The booklet itself is a wealth of information, revealing that Parsons and Woolfson actually approached Isaac Asimov to sound him out on the idea of basing a prog rock opera on “I, Robot”, but since any adaptation rights were tied to the long-stalled film rights, they had to knock the comma out of the title and adjust their thematic Rating: 4 out of 4approach every so slightly. The book also pins a lot of the group’s success on the coincidence that I Robot arrived in record stores immediately on the heels of Star Wars with a robot on the cover and a futuristic theme in its music. It might be true, who knows? But it certainly didn’t hurt that it was a great album to begin with.

    Order this CD in the Store

  1. I Robot (6:02)
  2. I Wouldn’t Want To Be Like You (3:23)
  3. Some Other Time (4:05)
  4. Breakdown (3:53)
  5. Don’t Let It Show (4:25)
  6. The Voice (5:23)
  7. Nucleus (3:22)
  8. Day After Day (The Show Must Go On) (3:57)
  9. Total Eclipse (3:12)
  10. Genesis Ch.1 V.32 (3:30)
  11. Boules (I Robot Experiment) (1:59)
  12. Breakdown (early demo) (2:11)
  13. I Wouldn’t Want To Be Like You (backing track rough mix) (3:29)
  14. Day After Day (early stage rough mix) (3:41)
  15. The Naked Robot (10:19)

Released by: Legacy / Arista
Release date: 2007 (originally released in 1977)
Total running time: 62:51

Electric Light Orchesta – Out Of The Blue (remaster)

ELO - Out Of The BlueOut Of The Blue is, quite simply, one of the most iconic albums of the ’70s, hands-down. It seems that, despite its intricate arrangements and impeccable musicianship, this album will simply never have the rock critic cachet of, say, Dark Side Of The Moon. And yet these days, one hears more young artists coming out of the woodwork trying to achieve the sound of Jeff Lynne and company than one hears Pink Floyd sound-alikes. You can do the math there if you like.

This remastered edition adds only a handful of bonus material, largely because the original double LP takes up most of a single CD. (I would’ve been happy to go to two CDs, a la the remasters of ELO’s first two albums, but there’s not much indication that there was really enough material to go that route.) The one full bonus track that isn’t a demo or other form of outtake is the lovely “Latitude 88 North,” a song which, according to the notes, was partially written at the same time as the other Out Of The Blue tracks but just didn’t make the cut. Of the various bonus tracks that have come along since the Flashback box set ushered in this new era of “remastered with a few freshly recorded bonus tracks” activity, “Latitude 88 North” is the best one to come along since “Love Changes All” and “Helpless” (or, for that matter, Zoom). Even if it’s clearly a recent recording (at best, the song itself may be 30 years old, but the track itself is much more recent), it’s a great song that hearkens back to ELO’s glory days, and it at least sounds closer to that classic style than “Surrender” (from the remastered A New World Record) does. Bringing up the rear are an excerpt from a demo of “Wild West Hero” (which demonstrates great harmony, but lousy lyrics that were replaced in the final version) and the rousing instrumental “The Quick And The Daft”, which most certainly is a 1977 original – good material for serious fans and students of ELO’s work to chew on, but nothing that will really excite casual listeners.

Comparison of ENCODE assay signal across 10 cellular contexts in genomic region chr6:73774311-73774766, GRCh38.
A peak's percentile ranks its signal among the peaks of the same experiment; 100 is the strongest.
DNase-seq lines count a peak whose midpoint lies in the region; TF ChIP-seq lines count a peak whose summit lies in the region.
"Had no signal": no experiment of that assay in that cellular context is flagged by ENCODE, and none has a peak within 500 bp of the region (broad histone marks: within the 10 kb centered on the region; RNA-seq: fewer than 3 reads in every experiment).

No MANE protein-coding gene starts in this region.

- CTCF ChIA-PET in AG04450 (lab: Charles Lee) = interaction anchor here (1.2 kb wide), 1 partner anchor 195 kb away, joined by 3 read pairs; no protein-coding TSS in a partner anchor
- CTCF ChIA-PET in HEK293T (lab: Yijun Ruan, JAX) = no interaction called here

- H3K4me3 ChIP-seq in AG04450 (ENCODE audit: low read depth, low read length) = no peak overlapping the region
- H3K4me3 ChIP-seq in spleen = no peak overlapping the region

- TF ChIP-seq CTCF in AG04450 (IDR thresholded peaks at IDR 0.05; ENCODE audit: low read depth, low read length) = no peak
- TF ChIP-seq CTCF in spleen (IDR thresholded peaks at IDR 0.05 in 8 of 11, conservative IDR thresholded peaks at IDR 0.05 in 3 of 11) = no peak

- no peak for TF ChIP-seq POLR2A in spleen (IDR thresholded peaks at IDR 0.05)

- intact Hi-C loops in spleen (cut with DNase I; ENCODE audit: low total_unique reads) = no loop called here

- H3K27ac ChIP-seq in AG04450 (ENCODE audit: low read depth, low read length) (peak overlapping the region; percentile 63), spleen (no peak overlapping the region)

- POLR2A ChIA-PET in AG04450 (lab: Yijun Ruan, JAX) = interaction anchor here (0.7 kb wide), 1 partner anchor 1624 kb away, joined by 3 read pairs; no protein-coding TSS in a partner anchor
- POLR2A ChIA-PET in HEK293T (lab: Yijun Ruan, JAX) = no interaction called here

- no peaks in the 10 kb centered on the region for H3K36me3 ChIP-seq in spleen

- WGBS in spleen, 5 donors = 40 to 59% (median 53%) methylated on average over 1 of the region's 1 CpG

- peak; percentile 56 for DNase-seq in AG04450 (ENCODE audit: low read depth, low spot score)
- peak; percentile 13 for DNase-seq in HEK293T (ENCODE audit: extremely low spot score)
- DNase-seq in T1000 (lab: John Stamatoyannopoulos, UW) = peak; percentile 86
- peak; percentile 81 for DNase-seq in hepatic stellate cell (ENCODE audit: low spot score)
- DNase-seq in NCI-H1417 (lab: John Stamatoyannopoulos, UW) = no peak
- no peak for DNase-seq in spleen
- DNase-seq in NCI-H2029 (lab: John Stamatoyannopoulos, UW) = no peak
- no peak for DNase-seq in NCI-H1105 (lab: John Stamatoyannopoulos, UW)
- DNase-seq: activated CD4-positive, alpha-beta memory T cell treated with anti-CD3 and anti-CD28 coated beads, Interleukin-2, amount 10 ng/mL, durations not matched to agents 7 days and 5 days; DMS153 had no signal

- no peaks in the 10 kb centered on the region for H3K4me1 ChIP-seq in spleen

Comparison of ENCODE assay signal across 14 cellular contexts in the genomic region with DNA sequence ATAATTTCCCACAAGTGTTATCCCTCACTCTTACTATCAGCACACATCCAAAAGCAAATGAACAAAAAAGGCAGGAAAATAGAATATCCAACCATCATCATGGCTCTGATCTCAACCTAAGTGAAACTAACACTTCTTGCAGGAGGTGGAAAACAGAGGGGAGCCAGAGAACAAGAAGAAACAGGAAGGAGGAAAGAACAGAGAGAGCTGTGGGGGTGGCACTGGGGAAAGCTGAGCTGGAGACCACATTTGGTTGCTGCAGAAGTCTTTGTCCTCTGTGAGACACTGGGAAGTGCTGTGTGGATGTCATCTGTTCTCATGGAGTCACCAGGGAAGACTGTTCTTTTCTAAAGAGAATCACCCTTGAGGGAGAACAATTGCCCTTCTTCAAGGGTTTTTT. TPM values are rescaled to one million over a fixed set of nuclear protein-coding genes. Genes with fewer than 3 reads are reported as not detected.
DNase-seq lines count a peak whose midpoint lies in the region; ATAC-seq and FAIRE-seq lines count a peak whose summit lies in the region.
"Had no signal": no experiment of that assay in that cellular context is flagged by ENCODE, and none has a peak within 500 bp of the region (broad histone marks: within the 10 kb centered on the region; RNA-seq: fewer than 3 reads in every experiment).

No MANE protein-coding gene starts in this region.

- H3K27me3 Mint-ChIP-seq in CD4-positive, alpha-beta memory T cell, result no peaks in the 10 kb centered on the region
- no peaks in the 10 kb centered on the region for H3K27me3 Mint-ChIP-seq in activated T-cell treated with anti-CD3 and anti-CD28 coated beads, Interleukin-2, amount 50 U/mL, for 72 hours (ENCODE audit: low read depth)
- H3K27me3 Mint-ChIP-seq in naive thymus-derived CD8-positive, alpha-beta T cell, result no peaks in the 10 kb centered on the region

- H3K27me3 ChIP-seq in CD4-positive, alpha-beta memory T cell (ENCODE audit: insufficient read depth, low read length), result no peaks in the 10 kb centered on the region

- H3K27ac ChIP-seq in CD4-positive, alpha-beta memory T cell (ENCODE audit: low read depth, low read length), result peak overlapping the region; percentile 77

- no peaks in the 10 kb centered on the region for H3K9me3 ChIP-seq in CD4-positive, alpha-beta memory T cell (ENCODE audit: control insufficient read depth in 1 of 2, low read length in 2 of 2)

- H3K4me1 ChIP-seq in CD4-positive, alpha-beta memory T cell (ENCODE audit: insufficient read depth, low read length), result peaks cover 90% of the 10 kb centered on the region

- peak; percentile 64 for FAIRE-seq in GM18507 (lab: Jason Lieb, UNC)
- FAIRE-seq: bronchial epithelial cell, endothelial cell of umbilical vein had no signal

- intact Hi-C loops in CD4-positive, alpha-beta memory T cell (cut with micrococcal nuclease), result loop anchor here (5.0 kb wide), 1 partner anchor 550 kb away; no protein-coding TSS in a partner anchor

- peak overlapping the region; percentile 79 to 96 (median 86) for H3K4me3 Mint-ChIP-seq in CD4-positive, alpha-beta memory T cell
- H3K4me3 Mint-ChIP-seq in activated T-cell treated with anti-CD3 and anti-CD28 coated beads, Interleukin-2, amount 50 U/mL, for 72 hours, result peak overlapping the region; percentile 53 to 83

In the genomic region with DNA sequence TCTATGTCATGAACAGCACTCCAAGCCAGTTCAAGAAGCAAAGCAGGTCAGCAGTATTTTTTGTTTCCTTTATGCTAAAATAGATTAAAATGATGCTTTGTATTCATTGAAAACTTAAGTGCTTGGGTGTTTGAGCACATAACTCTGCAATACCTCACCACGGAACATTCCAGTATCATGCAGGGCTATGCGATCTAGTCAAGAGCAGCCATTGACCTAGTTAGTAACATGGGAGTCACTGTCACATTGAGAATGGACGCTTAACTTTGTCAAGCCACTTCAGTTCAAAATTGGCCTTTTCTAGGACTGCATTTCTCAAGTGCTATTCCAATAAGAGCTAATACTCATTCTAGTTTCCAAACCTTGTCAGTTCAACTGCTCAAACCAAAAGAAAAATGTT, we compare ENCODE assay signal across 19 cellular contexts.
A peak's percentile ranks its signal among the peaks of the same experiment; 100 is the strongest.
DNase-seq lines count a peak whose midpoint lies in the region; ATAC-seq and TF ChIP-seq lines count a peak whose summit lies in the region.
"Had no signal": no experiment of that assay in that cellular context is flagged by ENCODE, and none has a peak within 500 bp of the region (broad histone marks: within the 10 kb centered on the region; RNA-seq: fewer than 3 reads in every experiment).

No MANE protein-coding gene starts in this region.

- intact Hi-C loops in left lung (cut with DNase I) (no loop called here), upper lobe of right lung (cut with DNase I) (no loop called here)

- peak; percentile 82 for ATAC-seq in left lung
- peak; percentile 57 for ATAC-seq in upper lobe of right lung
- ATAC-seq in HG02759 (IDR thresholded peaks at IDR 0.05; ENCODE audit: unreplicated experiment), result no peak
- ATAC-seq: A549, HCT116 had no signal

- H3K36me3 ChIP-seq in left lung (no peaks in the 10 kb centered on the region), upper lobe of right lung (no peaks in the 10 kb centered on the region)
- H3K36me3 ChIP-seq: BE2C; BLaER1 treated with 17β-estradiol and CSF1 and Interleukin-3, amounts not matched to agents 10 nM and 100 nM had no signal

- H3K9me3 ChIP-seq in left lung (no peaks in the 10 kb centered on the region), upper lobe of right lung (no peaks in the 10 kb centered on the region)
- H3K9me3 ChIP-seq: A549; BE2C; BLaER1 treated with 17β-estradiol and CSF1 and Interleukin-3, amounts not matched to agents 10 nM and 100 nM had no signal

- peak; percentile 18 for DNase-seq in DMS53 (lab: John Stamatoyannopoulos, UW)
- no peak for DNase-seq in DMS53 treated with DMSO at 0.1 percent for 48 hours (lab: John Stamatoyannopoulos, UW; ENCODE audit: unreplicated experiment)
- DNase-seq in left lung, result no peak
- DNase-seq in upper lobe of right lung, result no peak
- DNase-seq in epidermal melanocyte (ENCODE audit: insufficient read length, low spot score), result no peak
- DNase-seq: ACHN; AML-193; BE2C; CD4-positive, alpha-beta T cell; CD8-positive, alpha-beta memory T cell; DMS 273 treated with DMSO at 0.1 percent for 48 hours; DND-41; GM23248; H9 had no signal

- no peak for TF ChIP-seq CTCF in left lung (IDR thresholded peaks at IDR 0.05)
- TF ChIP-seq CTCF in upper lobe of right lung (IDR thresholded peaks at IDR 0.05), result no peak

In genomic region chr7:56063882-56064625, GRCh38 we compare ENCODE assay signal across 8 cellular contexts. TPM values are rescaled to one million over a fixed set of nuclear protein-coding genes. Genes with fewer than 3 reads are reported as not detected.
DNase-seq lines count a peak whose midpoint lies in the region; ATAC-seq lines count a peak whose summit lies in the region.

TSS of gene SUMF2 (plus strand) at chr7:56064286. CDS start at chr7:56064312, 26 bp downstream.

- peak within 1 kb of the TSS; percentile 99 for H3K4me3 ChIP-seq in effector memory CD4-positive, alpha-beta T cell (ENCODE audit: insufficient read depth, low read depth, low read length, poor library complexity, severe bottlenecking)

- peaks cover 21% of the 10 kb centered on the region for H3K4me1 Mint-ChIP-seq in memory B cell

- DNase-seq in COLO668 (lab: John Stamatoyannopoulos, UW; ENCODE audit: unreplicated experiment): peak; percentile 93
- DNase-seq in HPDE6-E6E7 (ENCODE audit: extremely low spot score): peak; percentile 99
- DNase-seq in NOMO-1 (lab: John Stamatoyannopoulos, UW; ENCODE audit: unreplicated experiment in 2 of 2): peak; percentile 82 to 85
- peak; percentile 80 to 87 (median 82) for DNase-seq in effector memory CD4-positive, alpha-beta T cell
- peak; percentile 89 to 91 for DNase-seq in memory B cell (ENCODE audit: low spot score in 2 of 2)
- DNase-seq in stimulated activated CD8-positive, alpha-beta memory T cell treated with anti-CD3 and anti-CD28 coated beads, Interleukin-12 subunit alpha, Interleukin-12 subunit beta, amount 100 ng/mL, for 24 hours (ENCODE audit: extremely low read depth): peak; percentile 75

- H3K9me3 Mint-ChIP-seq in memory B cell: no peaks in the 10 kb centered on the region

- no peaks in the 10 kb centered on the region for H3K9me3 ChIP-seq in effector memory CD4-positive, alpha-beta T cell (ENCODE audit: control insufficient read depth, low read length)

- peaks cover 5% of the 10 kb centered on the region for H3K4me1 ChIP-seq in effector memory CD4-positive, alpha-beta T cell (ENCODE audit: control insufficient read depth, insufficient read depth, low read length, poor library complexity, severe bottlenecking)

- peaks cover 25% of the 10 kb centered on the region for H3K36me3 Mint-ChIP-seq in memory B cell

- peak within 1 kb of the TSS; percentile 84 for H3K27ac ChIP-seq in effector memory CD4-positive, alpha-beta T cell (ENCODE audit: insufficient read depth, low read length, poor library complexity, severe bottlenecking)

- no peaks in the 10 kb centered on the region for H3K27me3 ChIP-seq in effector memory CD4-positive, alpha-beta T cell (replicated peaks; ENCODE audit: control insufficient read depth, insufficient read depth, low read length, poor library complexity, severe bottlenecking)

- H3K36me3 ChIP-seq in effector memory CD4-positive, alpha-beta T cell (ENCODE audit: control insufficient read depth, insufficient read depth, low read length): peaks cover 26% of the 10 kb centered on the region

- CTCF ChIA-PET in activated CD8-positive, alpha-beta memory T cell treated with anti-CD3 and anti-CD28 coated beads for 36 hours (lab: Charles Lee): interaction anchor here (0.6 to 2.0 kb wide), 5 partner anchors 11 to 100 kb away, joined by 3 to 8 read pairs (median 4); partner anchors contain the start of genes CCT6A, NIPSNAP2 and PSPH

Fortunately for casual listeners, one of the most iconic albums of the ’70s is still here, perfectly intact and remastered, and it’s never sounded better. The remastering isn’t so radical as to have me reassesing my favorite songs, but it’s nice to hear them cleaned up and sounding sharper than ever before. The booklet-style case is also a treat, with an extensive set of notes about the making of Out Of The Blue. There’s a standard version of this CD with a slightly pared-down version of that booklet, but the deluxe edition – bound like a little book, featuring the full liner notes and even a miniature replica of the original LP’s punch-out cardstock spaceship – is a real treat for fans of the band’s work. I’ll admit I just haven’t had the heart to punch out the spaceship and build it, though; I did that with the one that came with the LP, years and years and years ago, and lost track of that one; I think I’ll leave this one intact, and maybe when my own child is around the same age I was when I first heard this album, it’ll be punched out and put together.

Rating: 4 out of 4Not a bad package at all, celebrating an album that means a lot to quite a few people, even those who would never in a million years profess to be ELO fans. Though I’d wager that the original release of Out Of The Blue created plenty of those as well.

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  1. Turn To Stone (3:49)
  2. It’s Over (4:08)
  3. Sweet Talkin’ Woman (3:49)
  4. Across The Border (3:53)
  5. Night In The City (4:03)
  6. Starlight (4:31)
  7. Jungle (3:53)
  8. Believe Me Now (1:21)
  9. Steppin’ Out (4:40)
  10. Standin’ In The Rain (3:59)
  11. Big Wheels (5:32)
  12. Summer And Lightning (4:15)
  13. Mr. Blue Sky (5:03)
  14. Sweet Is The Night (3:27)
  15. The Whale (5:07)
  16. Birmingham Blues (4:23)
  17. Wild West Hero (4:45)
  18. Wild West Hero (alternate bridge – home demo) (0:26)
  19. The Quick And The Daft (1:50)
  20. Latitude 88 North (3:24)

Released by: Epic / Legacy
Release date: 2007 (originally released in 1977)
Total running time: 76:18